We don’t like to hear this, but the primary causes of prediabetes and type 2 diabetes are tied directly to our habits. Our lifestyle choices: what we eat, how active we are, and whether we’re overweight are major factors when it comes to high blood sugar and a host of other diseases.
This is why I cringe when someone says they’re going to treat their lifestyle disease (e.g., diabetes) with a drug. Follow the logic. If our lifestyle led to a particular disease, doesn’t it make sense that we need to change our lifestyle? Instead, we swallow a pill thinking that will take care of things. Meanwhile, we continue living the way we always have with the false assurance that the drug will make up for it.
What doctors seldom tell you is that if you rely solely on a drug to manage your blood sugar, the disease will progress.[i] True, with the help of the drug, diabetes will progress at a slower rate, but it will still progress. The reason for this is that drugs like metformin merely address the symptoms, not the cause of your high blood sugar.
Also, over the years that you’re on that drug, your body will develop tolerance to the drug so that you’ll continually need stronger and stronger drugs to achieve the same benefit you initially hoped for.[ii]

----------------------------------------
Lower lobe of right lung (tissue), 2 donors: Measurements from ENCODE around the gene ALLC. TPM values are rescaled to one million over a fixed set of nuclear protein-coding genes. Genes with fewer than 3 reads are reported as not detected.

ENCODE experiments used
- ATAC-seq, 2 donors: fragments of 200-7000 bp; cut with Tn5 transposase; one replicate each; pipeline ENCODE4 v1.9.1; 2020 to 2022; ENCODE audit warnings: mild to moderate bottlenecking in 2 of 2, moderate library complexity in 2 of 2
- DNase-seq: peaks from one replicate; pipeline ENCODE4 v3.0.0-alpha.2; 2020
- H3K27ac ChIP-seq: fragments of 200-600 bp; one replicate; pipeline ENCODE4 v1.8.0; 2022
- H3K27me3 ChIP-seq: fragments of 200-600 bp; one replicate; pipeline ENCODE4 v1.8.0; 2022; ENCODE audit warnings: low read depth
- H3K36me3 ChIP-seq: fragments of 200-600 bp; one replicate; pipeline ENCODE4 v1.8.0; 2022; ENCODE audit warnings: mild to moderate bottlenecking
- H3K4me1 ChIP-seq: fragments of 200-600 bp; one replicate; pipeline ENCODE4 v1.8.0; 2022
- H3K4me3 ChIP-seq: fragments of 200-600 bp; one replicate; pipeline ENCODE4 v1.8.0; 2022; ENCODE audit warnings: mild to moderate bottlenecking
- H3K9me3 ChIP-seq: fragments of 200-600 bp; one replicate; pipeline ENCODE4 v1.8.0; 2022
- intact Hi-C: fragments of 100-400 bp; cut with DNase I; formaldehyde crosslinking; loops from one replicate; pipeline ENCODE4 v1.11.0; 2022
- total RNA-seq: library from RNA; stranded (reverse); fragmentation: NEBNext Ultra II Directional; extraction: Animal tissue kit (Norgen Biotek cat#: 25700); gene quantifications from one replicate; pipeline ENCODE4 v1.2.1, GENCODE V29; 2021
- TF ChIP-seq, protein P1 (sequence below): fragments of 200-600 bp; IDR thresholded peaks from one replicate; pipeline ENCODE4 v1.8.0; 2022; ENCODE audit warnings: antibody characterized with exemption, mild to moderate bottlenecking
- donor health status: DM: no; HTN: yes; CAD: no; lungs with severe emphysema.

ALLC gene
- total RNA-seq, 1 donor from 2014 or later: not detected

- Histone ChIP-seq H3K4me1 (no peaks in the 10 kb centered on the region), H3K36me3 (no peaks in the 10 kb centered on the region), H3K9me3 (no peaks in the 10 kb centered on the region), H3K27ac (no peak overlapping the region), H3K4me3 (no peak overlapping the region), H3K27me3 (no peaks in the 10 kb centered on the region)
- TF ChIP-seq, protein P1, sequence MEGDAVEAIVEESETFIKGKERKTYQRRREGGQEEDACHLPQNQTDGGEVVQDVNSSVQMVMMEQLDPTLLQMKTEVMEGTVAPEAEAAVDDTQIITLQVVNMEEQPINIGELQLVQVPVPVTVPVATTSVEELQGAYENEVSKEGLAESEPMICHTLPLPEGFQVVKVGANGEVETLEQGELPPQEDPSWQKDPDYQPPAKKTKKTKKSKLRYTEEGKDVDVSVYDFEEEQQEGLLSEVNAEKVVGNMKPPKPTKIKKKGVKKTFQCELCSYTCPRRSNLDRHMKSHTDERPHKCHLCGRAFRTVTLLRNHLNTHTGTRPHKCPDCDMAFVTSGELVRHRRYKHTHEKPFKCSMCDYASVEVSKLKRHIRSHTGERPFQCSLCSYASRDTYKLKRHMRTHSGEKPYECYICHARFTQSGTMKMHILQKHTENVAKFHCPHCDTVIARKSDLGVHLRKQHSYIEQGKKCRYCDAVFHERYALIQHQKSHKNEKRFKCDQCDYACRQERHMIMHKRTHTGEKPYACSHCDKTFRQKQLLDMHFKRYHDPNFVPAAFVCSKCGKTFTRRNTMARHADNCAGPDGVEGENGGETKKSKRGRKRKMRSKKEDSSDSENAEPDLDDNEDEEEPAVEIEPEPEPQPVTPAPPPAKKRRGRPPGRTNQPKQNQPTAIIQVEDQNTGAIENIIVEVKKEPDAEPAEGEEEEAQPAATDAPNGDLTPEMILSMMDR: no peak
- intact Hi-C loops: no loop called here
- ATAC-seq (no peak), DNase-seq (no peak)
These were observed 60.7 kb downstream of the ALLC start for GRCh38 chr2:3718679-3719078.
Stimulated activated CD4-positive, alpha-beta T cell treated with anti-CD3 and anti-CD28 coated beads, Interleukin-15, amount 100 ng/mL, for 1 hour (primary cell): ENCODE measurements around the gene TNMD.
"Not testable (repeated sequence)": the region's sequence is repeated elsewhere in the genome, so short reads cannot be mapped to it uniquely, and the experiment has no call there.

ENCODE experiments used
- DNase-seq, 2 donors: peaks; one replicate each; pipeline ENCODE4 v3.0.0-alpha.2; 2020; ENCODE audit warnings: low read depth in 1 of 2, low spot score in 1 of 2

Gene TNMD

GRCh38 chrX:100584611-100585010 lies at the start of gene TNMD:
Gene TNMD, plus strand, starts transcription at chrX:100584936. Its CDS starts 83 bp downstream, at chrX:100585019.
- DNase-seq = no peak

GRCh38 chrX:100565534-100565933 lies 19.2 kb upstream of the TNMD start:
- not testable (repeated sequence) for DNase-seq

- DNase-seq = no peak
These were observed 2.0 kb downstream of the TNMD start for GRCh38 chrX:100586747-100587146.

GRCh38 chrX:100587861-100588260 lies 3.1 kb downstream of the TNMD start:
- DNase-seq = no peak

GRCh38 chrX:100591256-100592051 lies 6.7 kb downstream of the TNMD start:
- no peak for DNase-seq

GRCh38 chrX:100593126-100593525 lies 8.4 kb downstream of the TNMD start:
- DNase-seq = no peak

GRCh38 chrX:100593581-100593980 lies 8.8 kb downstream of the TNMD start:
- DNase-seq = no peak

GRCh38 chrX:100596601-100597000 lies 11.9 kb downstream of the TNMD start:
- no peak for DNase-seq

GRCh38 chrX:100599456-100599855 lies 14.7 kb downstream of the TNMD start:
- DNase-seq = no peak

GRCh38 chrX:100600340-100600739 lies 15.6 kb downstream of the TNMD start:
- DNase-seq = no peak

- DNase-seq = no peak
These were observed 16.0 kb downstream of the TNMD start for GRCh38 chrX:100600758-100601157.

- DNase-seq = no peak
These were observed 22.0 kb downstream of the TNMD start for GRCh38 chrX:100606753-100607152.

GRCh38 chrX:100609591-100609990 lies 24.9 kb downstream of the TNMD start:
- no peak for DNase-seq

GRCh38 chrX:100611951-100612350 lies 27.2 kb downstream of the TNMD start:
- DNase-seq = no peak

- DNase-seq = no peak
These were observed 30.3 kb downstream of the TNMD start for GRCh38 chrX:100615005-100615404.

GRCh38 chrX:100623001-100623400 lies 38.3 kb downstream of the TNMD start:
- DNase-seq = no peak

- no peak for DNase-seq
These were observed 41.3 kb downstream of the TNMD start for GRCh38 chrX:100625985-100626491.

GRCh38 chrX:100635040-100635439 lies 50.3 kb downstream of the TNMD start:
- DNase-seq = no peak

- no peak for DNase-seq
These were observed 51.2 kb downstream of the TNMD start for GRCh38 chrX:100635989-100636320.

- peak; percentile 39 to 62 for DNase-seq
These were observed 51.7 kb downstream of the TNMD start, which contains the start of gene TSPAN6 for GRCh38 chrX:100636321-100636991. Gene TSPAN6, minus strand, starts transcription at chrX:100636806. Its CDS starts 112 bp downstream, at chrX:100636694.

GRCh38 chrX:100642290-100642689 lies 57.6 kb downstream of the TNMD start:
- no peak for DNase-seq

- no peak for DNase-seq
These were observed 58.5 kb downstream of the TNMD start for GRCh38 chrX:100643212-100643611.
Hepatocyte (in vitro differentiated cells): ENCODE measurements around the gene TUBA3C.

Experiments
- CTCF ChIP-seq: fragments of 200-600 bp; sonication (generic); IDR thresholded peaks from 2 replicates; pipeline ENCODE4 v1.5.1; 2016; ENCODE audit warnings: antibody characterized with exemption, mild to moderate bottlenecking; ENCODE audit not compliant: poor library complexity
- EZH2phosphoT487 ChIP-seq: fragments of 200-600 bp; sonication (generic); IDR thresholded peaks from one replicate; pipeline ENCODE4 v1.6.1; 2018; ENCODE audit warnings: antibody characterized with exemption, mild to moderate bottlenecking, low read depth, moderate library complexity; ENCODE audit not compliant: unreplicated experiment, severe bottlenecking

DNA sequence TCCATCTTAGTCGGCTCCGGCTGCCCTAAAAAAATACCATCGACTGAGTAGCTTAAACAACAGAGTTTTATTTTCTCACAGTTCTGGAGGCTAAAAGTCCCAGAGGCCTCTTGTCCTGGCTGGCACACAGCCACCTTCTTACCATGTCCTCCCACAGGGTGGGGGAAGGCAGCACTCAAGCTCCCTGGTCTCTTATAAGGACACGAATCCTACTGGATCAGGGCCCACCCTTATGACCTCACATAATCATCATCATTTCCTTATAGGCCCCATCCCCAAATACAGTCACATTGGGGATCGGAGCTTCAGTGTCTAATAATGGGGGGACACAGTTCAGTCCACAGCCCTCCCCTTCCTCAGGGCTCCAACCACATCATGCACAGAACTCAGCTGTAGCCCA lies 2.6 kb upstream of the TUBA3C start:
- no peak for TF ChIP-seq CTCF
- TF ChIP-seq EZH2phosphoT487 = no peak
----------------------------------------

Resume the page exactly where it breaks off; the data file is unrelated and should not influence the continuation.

Third, I don’t have space in this article to get into all the nasty side effects of metformin and other similar drugs.[iii] Of course drugs have their place in medicine, but when we take a drug, we should know how else this drug is going to affect us.
Fourth, know that the medical community is predisposed to prescribe drugs, because they exist to make a profit like any other business. It’s like asking your barber if you need a haircut. Of course he’s going to say, “Yes!”
Initiate a Change in Your Lifestyle
Okay, if you’re open to changing the lifestyle that led to high blood sugar, there are at least three powerful things you can do that will help you lower your blood sugar. Be sure to engage in these three actions under the supervision of your doctor. At the same time, it’s your body; your life, so take control of your health.
And by the way, even if you don’t currently have high blood sugar, these three actions can help prevent you from developing it.
3 Powerful Ways to Manage Your Blood Sugar
- Lose weight if you’re overweight! I know, this is easier said than done. But even losing 10 or 15 pounds will lower your blood sugar.[iv] Don’t look for a magic pill or crash diet to lose weight. You need to change your habits. If you follow the next two ways below, you’ll see your weight and blood sugar drop.
- Change your eating habits! The standard American diet is filled with sugar. To a great extent that’s what has gotten us in trouble. One simple way to change your eating habits is to involve any or all of the following:
- Reduce your portion sizes.
- Eat only three meals per day with no snacking. (Contrary to what you’ve heard, eating numerous small meals throughout the day does not help lower blood sugar. Every time you eat, your blood sugar rises.)